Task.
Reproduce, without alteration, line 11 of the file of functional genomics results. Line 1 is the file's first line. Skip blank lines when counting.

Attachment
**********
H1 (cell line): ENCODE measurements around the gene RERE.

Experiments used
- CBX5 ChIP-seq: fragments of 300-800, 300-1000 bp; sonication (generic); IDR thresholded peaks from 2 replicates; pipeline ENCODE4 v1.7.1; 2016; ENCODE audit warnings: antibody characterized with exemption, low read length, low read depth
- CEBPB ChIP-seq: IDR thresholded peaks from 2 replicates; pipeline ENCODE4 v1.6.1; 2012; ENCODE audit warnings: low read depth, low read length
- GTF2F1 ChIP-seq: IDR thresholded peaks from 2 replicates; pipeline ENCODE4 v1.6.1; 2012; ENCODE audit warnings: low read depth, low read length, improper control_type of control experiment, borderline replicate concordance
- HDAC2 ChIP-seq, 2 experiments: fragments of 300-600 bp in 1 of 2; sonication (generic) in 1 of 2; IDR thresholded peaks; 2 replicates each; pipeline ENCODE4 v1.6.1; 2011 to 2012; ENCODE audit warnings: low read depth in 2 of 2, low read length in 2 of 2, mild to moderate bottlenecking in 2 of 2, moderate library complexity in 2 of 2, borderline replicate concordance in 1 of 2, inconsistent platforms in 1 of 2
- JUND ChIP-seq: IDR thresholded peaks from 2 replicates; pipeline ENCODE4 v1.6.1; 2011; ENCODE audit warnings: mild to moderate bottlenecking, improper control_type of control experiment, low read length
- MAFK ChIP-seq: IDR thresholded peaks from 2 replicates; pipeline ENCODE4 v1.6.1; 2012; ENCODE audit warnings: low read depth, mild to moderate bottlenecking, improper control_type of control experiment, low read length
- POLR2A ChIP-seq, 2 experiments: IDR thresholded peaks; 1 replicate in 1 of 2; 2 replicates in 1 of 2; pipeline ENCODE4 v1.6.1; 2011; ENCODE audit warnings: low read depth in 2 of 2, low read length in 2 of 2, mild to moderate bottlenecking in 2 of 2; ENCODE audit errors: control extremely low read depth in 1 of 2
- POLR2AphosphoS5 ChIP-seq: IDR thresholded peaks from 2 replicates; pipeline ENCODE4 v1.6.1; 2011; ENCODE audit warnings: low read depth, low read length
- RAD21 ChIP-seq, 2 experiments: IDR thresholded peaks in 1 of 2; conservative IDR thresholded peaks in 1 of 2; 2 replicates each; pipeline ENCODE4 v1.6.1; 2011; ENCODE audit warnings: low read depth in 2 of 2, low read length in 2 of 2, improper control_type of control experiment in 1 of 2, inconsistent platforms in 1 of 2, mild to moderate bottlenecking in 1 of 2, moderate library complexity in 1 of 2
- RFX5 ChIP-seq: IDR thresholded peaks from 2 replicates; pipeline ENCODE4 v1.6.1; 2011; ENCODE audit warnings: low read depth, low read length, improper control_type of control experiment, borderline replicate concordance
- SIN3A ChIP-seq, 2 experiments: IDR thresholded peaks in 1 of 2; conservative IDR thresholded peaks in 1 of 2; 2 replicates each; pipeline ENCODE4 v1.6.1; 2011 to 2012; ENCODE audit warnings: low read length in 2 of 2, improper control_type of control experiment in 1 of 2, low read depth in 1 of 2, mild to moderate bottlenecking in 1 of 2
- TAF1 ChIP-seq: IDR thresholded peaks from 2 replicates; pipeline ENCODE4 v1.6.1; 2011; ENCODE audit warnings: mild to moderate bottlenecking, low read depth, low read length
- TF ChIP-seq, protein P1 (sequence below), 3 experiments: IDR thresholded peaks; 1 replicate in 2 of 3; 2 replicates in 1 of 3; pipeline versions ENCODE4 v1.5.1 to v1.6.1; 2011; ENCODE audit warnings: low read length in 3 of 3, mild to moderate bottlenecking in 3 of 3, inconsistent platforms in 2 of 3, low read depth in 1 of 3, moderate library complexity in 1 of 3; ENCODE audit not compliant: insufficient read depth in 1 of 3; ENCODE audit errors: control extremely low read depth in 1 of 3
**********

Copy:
- RAD21 ChIP-seq, 2 experiments: IDR thresholded peaks in 1 of 2; conservative IDR thresholded peaks in 1 of 2; 2 replicates each; pipeline ENCODE4 v1.6.1; 2011; ENCODE audit warnings: low read depth in 2 of 2, low read length in 2 of 2, improper control_type of control experiment in 1 of 2, inconsistent platforms in 1 of 2, mild to moderate bottlenecking in 1 of 2, moderate library complexity in 1 of 2